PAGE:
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Neuromediator & hormonal perturbations in fibromyalgia (FM) syndrome: results of chronic stress?

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Since the first comprehensive description of the symptoms of FMS by Yunus et al (1981),numerous investigations have confirmed that FMS is a clinical

entity. However, the aetiology of the syndrome is still not

fully elucidated. It seems, however, logical to place the

origin of the disorder in the muscle. Muscle pain, especially

at the muscle-tendon junctions, fatigue and stiffness are the

first symptoms. A malfunction of energy metabolism has been

detected in part of the muscle fibres. However, it has to be

considered that the muscle is not an isolated entity. Its

activity is controlled by segmentally arranged motor units of

the ventral horn of the spinal cord in response to

proprioceptive afferent signals arising in the muscle spindles

or in other sensory elements including nociceptors. Together

with supraspinal descending inputs, the spinal motor neurone

pool is the common final pathway for segmental and

suprasegmental inputs, making the motor system extremely

powerful for adaptive adjustments but also vulnerable if

deficits occur in either of these input levels. A second,

recently discovered abnormality seen in FMS is a lowered

serotonin level in peripheral and most likely also central

structures. The underlying mechanism seems to be defective

absorption of the precursor amino acid tryptophan from the

gut. Serotonin is involved centrally in the regulation of the

sleep pattern, and at the spinal level it acts as a ‘gain

setter’ of motoneurone excitability and suppresses signal

transmission of noxious stimuli in dorsal horn neurones.

Either of these two disturbances, muscle energy depletion or

serotonin deficiency, could by itself evoke many of the

symptoms of FMS, and their combined appearance will perpetuate

the disease. Depressed levels of somatomedin C, caused by a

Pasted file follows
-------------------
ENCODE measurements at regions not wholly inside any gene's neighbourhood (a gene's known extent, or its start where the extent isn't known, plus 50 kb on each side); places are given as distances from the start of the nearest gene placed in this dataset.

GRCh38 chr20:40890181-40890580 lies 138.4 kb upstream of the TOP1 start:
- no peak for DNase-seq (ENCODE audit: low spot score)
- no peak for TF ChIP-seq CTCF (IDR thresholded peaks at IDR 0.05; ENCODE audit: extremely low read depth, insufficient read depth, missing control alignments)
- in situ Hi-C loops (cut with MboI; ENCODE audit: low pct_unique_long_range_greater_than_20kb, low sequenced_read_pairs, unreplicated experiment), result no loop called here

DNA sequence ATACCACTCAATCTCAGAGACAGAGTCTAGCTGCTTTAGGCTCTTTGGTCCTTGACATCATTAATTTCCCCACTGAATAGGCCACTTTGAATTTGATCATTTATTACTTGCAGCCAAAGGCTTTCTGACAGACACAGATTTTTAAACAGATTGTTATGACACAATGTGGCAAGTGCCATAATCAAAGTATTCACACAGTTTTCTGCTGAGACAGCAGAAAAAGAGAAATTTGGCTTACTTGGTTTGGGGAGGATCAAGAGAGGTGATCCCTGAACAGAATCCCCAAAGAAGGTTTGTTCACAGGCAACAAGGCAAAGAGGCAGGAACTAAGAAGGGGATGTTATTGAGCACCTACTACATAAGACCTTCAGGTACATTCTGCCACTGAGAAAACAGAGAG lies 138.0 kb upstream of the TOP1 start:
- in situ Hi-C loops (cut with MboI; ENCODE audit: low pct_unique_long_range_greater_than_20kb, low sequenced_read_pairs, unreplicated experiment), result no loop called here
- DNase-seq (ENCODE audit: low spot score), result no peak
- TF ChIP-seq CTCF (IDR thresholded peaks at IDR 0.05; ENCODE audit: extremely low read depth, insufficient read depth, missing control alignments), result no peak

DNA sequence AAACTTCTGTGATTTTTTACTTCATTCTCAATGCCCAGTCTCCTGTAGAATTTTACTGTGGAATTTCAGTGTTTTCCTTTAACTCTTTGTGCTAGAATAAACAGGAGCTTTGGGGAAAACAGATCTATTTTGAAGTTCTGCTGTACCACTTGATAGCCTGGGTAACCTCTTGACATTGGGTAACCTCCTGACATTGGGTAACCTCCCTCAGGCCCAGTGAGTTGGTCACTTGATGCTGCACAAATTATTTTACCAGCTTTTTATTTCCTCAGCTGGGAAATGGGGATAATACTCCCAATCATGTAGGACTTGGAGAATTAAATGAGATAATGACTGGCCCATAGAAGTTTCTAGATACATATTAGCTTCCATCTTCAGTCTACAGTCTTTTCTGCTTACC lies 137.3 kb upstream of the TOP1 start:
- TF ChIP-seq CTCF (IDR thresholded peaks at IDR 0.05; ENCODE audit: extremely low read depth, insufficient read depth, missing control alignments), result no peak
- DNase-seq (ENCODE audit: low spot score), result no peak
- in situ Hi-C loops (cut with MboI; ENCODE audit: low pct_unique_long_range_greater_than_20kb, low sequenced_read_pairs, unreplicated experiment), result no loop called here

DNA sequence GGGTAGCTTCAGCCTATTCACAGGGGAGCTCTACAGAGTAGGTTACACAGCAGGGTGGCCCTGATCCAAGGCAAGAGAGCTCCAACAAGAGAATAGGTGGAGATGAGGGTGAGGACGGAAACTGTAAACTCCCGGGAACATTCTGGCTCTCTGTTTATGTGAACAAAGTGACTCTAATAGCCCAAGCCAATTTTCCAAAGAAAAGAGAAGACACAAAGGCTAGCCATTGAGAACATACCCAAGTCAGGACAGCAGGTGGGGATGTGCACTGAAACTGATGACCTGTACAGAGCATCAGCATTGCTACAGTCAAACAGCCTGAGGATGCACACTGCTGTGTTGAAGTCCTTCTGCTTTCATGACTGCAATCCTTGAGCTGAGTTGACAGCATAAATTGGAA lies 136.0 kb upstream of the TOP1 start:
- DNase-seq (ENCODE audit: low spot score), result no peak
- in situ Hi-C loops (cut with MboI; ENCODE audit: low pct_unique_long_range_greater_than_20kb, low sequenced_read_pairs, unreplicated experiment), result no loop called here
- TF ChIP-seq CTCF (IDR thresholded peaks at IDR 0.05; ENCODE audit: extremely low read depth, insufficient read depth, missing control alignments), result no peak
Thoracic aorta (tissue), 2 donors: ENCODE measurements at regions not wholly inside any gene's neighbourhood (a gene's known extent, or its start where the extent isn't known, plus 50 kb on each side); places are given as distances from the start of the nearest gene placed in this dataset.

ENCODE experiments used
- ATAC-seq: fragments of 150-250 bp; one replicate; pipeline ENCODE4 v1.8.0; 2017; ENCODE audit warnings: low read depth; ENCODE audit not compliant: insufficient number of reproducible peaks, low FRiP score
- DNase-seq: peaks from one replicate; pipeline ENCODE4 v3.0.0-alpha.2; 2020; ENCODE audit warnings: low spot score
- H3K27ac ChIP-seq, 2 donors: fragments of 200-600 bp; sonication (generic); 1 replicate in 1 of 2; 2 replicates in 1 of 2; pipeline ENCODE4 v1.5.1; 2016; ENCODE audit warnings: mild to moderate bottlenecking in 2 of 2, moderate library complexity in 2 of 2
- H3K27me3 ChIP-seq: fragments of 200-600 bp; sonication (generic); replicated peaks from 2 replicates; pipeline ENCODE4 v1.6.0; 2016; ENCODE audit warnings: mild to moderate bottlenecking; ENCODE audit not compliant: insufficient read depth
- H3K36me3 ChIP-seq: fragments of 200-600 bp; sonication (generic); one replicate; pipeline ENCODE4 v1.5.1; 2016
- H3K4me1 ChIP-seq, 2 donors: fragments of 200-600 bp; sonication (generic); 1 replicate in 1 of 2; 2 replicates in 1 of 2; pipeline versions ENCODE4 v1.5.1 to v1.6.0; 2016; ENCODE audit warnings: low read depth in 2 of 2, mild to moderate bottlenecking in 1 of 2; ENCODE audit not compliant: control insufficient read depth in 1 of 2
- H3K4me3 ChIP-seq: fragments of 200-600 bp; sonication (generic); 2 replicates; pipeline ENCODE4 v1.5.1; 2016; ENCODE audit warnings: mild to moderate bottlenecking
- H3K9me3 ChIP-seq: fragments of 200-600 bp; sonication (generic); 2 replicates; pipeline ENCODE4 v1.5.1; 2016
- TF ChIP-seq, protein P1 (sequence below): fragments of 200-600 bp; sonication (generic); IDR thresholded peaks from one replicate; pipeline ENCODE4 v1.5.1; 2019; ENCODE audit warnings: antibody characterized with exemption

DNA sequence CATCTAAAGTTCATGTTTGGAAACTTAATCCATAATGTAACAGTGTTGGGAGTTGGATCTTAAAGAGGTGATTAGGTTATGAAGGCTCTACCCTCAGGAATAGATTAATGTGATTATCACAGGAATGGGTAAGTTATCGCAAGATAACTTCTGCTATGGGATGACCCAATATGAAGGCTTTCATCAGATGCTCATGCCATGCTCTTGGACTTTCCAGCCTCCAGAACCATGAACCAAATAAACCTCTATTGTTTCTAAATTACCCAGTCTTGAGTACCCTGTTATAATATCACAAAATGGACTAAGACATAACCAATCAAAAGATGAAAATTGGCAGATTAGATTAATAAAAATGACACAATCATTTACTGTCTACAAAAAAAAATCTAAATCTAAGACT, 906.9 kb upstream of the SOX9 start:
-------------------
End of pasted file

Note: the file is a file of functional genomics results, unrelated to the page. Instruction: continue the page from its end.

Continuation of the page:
deficit of stage 4 sleep-dependent release of GH, might

represent an additional factor in preventing proper

development or repair of myoskeletal structures. Malabsorption

of certain amino acids, possibly due to a genetic disorder of

gut transport mechanisms, may constitute an additional

deleterious factor. The abnormalities found in the HPA and HPT

axis may be seen as an attempt of the organism to restore

homeostasis. The stimulus eliciting this counter-regulatory

reaction may be pain or other afferent signals which normally

do not reach the central nervous system. It is doubtful

whether the unspecific activation of the HPA axis in a

non-inflammatory disease is beneficial.Rather, on the

contrary, elevated glucocortocoid levels, via their mostly

inhibitory action on various enzymes, may suppress repair of

myoskeletal structures and alter feedback circuits, as shown

paradigmatically in the regulation of thyroid hormones, with

consequences on thyroid hormone-dependent mechanisms like

parathyroid hormone secretion and calcium homeostasis.

Whereas such peripheral defecits are easily discovered, their

effects on the CNS activities, especially as feedbacl signals

on hypothalamic releasing hormone neurones and their specific

interactions, need further investigation to provide a

rationale for a specific therapy of FMS.

Neeck G, Riedel W

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